Vibrational properties of wood in frequency ranges including ultrasonic waves: Temperature dependences of dynamic young's modulus and loss tangent

Peng Cheng, Tetsuya Nakao, Sadanori Kobayashi

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Abstract

The dynamic Young's modulus and loss tangent for untreated, heat-treated, and formaldehyde-treated woods were measured by the free-free vibration method. The temperature range was -95° C to -20°C. The resonance frequencies were 300 Hz to 30 kHz. The moisture contents were almost 0% to 16%. Three or four tan δ peaks at -60°C, (-50°C and/or -40°C), and -20°C were observed for the untreated and heat-treated specimens at 1 kHz. The peaks for the untreated specimen were more apparent at lower temperature. These results are probably due to the difference in the moisture contents of specimens. The tan δ peaks for the formaldehyde-treated specimens were small and not so evident, although the peak positions did not seem to be different from those for the untreated and heat-treated specimens. The peaks were due to the moisture absorbed by the wood because the peaks were not apparent for the oven-dried specimen. Furthermore, another peak at -80°C became apparent for the specimens with greater moisture contents. The temperature spectrum of tan δ were very smooth at a lower frequency of 300 Hz. However, those at higher frequencies had several different peaks which have not been measured and reported.

Original languageEnglish
Pages (from-to)51-56
Number of pages6
JournalMokuzai Gakkaishi/Journal of the Japan Wood Research Society
Volume45
Issue number1
Publication statusPublished - Dec 1 1999
Externally publishedYes

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Ultrasonic waves
Wood
Moisture
Elastic moduli
Formaldehyde
Temperature
Ovens
Hot Temperature

All Science Journal Classification (ASJC) codes

  • Chemical Engineering(all)

Cite this

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abstract = "The dynamic Young's modulus and loss tangent for untreated, heat-treated, and formaldehyde-treated woods were measured by the free-free vibration method. The temperature range was -95° C to -20°C. The resonance frequencies were 300 Hz to 30 kHz. The moisture contents were almost 0{\%} to 16{\%}. Three or four tan δ peaks at -60°C, (-50°C and/or -40°C), and -20°C were observed for the untreated and heat-treated specimens at 1 kHz. The peaks for the untreated specimen were more apparent at lower temperature. These results are probably due to the difference in the moisture contents of specimens. The tan δ peaks for the formaldehyde-treated specimens were small and not so evident, although the peak positions did not seem to be different from those for the untreated and heat-treated specimens. The peaks were due to the moisture absorbed by the wood because the peaks were not apparent for the oven-dried specimen. Furthermore, another peak at -80°C became apparent for the specimens with greater moisture contents. The temperature spectrum of tan δ were very smooth at a lower frequency of 300 Hz. However, those at higher frequencies had several different peaks which have not been measured and reported.",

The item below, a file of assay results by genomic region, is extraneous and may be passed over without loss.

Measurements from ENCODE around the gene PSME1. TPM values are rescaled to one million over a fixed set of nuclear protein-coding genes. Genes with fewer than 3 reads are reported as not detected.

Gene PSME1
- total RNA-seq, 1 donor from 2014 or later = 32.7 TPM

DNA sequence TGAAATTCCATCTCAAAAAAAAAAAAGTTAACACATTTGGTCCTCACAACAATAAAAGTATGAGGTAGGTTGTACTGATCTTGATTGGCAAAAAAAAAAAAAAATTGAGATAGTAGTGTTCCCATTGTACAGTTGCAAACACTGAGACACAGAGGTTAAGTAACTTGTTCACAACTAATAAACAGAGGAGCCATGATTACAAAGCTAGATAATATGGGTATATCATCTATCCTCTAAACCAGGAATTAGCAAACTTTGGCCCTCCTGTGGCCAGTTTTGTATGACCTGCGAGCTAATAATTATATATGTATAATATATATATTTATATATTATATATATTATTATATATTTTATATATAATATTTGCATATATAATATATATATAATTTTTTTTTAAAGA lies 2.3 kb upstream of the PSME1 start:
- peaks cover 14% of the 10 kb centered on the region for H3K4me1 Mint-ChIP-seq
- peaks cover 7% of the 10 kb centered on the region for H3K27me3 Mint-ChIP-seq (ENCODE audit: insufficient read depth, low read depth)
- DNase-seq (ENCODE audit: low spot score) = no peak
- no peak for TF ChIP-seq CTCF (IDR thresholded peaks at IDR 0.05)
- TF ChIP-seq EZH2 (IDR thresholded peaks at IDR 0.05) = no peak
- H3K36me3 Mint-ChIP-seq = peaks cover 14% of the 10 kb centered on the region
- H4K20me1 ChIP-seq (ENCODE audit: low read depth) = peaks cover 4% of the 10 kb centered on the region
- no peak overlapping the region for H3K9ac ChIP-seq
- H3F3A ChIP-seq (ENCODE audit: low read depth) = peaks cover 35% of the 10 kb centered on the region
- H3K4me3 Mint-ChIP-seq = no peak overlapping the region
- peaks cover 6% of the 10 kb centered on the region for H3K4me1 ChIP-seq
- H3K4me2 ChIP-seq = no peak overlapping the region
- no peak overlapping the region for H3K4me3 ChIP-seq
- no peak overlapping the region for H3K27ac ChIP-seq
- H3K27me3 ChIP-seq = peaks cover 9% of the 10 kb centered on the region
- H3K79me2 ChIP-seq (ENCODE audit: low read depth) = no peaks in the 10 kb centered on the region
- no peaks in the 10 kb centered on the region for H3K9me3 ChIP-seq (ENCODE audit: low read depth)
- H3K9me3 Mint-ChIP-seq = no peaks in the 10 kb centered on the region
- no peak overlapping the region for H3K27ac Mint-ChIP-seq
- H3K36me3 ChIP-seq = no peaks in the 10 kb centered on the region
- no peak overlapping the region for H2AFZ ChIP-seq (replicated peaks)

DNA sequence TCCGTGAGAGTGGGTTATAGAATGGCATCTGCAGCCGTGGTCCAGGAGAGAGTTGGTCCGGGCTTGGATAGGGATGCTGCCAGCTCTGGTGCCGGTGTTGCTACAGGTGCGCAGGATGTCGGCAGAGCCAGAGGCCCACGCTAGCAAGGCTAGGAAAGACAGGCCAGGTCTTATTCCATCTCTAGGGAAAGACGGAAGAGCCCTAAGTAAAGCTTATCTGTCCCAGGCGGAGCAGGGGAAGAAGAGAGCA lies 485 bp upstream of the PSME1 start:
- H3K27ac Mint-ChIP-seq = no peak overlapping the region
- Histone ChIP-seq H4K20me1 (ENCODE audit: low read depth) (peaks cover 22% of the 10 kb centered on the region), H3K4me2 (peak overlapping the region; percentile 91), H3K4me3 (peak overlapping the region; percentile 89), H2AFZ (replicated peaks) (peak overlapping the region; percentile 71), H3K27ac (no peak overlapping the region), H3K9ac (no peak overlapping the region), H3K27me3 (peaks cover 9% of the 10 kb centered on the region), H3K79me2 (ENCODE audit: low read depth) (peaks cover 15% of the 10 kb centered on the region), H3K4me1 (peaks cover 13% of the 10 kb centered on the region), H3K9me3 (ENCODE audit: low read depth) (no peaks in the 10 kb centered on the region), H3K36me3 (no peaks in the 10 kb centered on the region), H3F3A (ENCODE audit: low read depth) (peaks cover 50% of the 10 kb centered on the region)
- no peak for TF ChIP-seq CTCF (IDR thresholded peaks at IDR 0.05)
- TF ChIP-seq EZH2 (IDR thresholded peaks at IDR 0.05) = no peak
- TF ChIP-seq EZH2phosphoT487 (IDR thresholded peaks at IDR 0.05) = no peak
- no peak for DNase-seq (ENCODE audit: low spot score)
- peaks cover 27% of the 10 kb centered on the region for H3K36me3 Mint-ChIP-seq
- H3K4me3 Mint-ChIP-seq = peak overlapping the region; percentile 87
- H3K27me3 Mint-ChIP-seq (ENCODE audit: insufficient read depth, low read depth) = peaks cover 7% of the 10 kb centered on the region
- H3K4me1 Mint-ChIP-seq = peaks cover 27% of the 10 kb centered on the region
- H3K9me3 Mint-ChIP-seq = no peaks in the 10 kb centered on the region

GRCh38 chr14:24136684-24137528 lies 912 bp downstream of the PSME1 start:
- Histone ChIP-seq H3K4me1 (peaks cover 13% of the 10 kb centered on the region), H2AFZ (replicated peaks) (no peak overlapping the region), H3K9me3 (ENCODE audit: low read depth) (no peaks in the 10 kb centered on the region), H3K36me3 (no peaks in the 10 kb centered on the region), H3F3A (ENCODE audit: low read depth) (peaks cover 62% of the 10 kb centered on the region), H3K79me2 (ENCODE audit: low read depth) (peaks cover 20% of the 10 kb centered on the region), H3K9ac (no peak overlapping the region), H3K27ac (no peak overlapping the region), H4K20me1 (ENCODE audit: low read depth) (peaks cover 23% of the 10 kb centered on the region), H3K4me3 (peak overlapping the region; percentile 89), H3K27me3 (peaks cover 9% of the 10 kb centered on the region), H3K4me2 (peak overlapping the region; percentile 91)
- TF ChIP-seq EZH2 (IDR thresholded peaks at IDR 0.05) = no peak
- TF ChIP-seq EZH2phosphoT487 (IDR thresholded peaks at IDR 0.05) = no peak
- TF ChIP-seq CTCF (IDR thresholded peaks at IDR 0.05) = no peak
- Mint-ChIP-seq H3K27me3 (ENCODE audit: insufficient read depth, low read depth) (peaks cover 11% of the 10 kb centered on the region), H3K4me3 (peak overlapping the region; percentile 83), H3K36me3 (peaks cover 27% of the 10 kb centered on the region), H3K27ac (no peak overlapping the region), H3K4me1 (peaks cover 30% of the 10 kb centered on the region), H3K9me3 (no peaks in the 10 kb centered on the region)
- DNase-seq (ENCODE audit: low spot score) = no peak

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AU - Nakao, Tetsuya

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N2 - The dynamic Young's modulus and loss tangent for untreated, heat-treated, and formaldehyde-treated woods were measured by the free-free vibration method. The temperature range was -95° C to -20°C. The resonance frequencies were 300 Hz to 30 kHz. The moisture contents were almost 0% to 16%. Three or four tan δ peaks at -60°C, (-50°C and/or -40°C), and -20°C were observed for the untreated and heat-treated specimens at 1 kHz. The peaks for the untreated specimen were more apparent at lower temperature. These results are probably due to the difference in the moisture contents of specimens. The tan δ peaks for the formaldehyde-treated specimens were small and not so evident, although the peak positions did not seem to be different from those for the untreated and heat-treated specimens. The peaks were due to the moisture absorbed by the wood because the peaks were not apparent for the oven-dried specimen. Furthermore, another peak at -80°C became apparent for the specimens with greater moisture contents. The temperature spectrum of tan δ were very smooth at a lower frequency of 300 Hz. However, those at higher frequencies had several different peaks which have not been measured and reported.

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